But the big thing was how much help Stripe provided me. They could have easily figured out it wasn't their fault, and gone away. But instead they patiently booted up their VM just to test my site in I.E. and helped me walk through debugging and find the problem. I am super impressed and will forever be a cheerleader for Stripe (even though they DO charge quite a rate for transactions...).

They took customer service and brought it up to a whole other level for others to aspire to. I've always known that I want to make my customers as happy as possible, but now I know just what it takes to do that. Good job Stripe.


Oh and here's a rage/happy comic:


WhereMyFriends.Be up and running! Finally, I can sleep

Let's make this post quick, since I would like to get some real sleep... WhereMyFriends.Be is finally up and running for good (at least so it seems...)!!!! Thanks VERY VERY VERY much to a Paul from Rackspace who helped me figure it out after several support staff members over the past 72 hours have just thrown me in several directions. Paul, you're a boss. Fortunate for me, he had just finished creating data structures for a very similar purpose dealing with the Facebook API and had a lot to offer. Basically he told me:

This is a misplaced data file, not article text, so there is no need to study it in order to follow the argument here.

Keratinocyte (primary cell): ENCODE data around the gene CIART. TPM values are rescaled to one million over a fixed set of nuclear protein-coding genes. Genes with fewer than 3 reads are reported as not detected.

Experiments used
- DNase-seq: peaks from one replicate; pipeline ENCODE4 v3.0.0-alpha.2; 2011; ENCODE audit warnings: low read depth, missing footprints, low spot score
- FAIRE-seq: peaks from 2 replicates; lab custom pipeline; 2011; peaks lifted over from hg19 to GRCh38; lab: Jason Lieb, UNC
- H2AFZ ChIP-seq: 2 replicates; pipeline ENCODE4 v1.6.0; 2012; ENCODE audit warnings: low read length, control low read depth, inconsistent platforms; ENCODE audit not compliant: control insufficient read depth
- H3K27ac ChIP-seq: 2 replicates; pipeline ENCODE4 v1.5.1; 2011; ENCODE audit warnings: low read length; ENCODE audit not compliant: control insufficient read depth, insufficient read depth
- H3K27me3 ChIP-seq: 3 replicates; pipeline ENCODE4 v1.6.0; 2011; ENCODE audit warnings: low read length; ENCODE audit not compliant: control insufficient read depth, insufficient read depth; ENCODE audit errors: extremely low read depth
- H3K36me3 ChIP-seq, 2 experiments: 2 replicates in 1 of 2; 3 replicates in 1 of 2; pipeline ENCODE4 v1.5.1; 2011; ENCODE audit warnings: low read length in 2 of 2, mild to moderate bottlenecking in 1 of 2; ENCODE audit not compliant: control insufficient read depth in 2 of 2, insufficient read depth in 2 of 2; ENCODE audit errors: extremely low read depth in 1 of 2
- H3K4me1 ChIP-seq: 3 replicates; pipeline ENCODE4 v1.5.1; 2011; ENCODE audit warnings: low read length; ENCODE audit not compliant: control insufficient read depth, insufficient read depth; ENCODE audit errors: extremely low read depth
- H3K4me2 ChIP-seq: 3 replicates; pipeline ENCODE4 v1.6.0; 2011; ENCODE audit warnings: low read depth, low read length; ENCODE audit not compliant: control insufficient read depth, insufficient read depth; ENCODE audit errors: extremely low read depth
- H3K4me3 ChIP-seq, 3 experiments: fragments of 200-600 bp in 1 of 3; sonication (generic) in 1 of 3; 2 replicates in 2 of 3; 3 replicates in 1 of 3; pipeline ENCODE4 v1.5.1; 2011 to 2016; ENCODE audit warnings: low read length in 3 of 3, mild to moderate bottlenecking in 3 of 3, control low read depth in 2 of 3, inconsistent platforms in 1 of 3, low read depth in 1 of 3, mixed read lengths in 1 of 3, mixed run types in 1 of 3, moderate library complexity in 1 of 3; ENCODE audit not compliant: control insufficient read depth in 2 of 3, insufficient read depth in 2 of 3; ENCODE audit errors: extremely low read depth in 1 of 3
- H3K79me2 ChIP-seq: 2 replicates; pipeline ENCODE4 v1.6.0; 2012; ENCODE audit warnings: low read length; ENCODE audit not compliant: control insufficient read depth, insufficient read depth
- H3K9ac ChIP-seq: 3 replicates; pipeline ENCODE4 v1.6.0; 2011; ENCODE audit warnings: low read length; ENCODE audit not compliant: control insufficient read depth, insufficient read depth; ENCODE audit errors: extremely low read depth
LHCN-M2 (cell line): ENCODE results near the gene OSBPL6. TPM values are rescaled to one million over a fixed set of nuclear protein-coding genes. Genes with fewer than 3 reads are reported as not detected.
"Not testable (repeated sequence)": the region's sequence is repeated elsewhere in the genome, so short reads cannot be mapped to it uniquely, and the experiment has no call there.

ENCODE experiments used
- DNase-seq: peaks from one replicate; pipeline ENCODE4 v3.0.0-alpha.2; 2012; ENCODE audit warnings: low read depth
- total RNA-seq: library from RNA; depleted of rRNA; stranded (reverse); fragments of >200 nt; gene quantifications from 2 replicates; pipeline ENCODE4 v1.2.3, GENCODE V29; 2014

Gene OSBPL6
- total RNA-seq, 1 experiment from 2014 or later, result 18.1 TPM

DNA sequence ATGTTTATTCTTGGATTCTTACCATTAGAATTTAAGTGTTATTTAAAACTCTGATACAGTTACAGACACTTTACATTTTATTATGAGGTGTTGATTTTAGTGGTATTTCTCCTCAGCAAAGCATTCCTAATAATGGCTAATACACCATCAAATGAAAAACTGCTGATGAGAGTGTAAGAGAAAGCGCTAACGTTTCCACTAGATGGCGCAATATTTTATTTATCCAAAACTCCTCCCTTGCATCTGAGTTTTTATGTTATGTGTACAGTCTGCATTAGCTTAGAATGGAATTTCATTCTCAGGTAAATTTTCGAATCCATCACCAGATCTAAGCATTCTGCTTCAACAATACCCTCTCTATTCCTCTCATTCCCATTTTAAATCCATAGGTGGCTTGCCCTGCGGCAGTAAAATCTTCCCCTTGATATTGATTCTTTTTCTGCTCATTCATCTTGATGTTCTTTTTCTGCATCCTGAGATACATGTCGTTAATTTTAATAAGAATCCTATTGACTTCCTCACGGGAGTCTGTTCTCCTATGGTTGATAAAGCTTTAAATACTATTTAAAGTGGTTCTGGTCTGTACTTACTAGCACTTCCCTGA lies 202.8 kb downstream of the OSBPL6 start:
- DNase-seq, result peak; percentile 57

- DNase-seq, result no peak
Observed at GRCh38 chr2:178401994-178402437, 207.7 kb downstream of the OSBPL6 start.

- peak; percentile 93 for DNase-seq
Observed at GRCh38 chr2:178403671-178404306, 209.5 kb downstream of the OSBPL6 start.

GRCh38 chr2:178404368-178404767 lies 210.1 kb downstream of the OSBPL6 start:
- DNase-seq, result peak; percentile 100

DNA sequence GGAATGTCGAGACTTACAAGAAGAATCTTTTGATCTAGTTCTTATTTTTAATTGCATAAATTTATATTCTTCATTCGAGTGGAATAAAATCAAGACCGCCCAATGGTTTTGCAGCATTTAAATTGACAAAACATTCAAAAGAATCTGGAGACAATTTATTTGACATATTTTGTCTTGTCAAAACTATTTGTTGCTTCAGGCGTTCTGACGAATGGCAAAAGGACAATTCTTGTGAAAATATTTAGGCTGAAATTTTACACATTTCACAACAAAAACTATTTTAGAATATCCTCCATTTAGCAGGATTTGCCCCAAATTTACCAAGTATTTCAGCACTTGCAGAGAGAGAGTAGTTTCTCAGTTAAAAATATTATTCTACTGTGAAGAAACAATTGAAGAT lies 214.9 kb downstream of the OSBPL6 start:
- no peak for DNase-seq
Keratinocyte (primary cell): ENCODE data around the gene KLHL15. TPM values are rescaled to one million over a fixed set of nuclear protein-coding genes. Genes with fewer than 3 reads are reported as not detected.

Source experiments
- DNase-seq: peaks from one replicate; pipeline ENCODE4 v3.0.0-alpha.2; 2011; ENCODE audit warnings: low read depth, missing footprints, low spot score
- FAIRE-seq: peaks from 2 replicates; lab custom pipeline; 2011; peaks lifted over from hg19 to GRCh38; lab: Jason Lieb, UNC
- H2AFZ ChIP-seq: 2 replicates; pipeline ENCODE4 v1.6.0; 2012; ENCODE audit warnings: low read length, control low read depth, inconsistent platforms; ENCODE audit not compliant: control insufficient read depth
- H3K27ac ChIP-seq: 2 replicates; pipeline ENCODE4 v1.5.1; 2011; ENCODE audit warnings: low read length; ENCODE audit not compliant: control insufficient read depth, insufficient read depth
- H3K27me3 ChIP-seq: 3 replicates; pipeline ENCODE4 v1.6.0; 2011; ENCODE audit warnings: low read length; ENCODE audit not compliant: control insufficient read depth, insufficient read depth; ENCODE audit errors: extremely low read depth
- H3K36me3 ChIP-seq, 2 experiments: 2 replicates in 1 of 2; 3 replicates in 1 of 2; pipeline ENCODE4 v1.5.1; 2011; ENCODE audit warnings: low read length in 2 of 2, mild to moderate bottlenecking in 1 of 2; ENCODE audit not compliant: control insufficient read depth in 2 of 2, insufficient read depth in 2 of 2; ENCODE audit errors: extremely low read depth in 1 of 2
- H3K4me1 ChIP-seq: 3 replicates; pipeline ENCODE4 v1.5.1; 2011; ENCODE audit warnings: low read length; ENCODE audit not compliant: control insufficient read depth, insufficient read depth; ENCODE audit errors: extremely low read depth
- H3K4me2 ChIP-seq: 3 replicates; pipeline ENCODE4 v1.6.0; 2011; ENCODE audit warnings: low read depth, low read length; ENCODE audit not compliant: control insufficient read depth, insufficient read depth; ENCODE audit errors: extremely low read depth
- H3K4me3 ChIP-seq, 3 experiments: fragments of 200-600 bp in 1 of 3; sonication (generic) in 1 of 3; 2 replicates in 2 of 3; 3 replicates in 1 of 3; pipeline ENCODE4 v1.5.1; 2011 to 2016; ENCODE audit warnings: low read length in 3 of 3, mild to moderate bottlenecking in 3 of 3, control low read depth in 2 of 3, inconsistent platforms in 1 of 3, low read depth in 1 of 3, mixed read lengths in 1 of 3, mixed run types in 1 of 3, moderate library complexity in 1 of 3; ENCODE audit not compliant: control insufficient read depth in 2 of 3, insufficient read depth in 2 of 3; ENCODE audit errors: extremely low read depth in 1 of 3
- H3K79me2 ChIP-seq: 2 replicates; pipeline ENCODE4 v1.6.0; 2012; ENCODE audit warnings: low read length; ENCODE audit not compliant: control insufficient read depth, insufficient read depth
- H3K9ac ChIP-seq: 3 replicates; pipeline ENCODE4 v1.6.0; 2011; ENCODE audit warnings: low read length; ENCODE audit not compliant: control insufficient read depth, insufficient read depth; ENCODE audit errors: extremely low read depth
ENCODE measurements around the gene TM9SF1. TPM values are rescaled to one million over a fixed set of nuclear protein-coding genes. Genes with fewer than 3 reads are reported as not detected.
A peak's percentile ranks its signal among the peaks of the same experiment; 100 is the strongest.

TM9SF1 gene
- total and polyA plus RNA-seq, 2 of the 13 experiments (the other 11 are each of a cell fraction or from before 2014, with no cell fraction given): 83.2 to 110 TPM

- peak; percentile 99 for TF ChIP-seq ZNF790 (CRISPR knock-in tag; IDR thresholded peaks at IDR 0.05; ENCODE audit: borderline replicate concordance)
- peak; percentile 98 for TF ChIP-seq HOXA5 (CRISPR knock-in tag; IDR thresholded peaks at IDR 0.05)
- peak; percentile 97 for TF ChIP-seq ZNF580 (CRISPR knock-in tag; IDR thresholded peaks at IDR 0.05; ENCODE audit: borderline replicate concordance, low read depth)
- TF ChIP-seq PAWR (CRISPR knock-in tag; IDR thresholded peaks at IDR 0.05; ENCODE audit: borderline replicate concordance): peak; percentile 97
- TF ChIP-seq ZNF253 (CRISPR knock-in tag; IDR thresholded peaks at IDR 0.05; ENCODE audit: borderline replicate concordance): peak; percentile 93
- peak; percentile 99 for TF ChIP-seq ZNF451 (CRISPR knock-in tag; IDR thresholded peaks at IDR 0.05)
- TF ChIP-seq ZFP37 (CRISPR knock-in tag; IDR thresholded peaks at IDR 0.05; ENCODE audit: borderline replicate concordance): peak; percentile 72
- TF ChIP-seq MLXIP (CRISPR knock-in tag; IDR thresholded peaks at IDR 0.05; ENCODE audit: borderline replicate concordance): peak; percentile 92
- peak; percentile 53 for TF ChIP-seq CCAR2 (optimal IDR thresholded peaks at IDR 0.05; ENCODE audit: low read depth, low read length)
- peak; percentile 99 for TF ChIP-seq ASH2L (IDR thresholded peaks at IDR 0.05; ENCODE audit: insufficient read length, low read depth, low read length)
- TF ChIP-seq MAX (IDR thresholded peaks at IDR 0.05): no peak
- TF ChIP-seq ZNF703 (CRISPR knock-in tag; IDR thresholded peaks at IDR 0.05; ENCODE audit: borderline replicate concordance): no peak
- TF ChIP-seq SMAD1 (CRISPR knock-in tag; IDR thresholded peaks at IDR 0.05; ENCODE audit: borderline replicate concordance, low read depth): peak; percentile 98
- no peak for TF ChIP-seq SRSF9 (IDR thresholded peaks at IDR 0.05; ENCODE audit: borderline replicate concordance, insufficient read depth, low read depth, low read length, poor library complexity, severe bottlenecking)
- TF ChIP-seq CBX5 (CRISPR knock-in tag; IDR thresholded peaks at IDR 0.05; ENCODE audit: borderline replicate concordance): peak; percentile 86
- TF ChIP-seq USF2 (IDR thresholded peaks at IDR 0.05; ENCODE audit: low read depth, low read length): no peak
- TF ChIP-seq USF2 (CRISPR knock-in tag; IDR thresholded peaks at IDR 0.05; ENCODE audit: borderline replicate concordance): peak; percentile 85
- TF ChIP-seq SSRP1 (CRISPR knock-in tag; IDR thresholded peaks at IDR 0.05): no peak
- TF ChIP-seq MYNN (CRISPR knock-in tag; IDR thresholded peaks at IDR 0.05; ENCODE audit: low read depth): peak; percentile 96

• Facebook/MySQL likes short bursty queries over long ones
  • Ints are greater than strings
The latter really saved the day. The biggest change he helped me make was changing the oauth ids to bigints rather than the current text in SQL and also indexing this. This made everything load at SUCH a faster speed. 100X better than originally, and at least 1000X better than the slow crappy times! K maybe exaggerating a bit. But yeah. I believe this is our solution to keeping up a stable site for thousands of concurrent users. I will wake up in about 14 hours (longer if I'm lucky) and hope to see things going just as smoothly as I left them.